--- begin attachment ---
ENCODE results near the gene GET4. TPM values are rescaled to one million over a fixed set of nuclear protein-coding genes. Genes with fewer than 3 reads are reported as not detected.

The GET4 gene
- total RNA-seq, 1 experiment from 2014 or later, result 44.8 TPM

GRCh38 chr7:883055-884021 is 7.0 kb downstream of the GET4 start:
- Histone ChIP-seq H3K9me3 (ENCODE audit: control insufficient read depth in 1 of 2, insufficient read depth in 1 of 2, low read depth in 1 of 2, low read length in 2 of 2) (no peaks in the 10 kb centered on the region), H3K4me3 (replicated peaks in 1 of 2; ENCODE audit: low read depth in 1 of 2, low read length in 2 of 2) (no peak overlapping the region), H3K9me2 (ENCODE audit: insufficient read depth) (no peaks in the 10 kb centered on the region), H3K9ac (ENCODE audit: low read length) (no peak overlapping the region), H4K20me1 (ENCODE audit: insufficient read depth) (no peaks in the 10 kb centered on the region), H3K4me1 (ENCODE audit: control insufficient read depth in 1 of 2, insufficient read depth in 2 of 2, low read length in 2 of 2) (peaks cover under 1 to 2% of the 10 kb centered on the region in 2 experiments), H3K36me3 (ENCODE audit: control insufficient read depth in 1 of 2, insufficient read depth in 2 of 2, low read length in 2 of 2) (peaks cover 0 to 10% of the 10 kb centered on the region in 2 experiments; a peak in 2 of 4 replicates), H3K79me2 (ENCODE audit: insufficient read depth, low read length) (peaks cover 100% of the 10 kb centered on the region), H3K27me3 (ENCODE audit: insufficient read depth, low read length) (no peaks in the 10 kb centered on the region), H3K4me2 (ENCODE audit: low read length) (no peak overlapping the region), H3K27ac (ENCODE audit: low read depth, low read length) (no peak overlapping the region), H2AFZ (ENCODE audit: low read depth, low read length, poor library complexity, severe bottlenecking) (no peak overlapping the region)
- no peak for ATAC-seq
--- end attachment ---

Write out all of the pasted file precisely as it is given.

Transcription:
ENCODE results near the gene GET4. TPM values are rescaled to one million over a fixed set of nuclear protein-coding genes. Genes with fewer than 3 reads are reported as not detected.

The GET4 gene
- total RNA-seq, 1 experiment from 2014 or later, result 44.8 TPM

GRCh38 chr7:883055-884021 is 7.0 kb downstream of the GET4 start:
- Histone ChIP-seq H3K9me3 (ENCODE audit: control insufficient read depth in 1 of 2, insufficient read depth in 1 of 2, low read depth in 1 of 2, low read length in 2 of 2) (no peaks in the 10 kb centered on the region), H3K4me3 (replicated peaks in 1 of 2; ENCODE audit: low read depth in 1 of 2, low read length in 2 of 2) (no peak overlapping the region), H3K9me2 (ENCODE audit: insufficient read depth) (no peaks in the 10 kb centered on the region), H3K9ac (ENCODE audit: low read length) (no peak overlapping the region), H4K20me1 (ENCODE audit: insufficient read depth) (no peaks in the 10 kb centered on the region), H3K4me1 (ENCODE audit: control insufficient read depth in 1 of 2, insufficient read depth in 2 of 2, low read length in 2 of 2) (peaks cover under 1 to 2% of the 10 kb centered on the region in 2 experiments), H3K36me3 (ENCODE audit: control insufficient read depth in 1 of 2, insufficient read depth in 2 of 2, low read length in 2 of 2) (peaks cover 0 to 10% of the 10 kb centered on the region in 2 experiments; a peak in 2 of 4 replicates), H3K79me2 (ENCODE audit: insufficient read depth, low read length) (peaks cover 100% of the 10 kb centered on the region), H3K27me3 (ENCODE audit: insufficient read depth, low read length) (no peaks in the 10 kb centered on the region), H3K4me2 (ENCODE audit: low read length) (no peak overlapping the region), H3K27ac (ENCODE audit: low read depth, low read length) (no peak overlapping the region), H2AFZ (ENCODE audit: low read depth, low read length, poor library complexity, severe bottlenecking) (no peak overlapping the region)
- no peak for ATAC-seq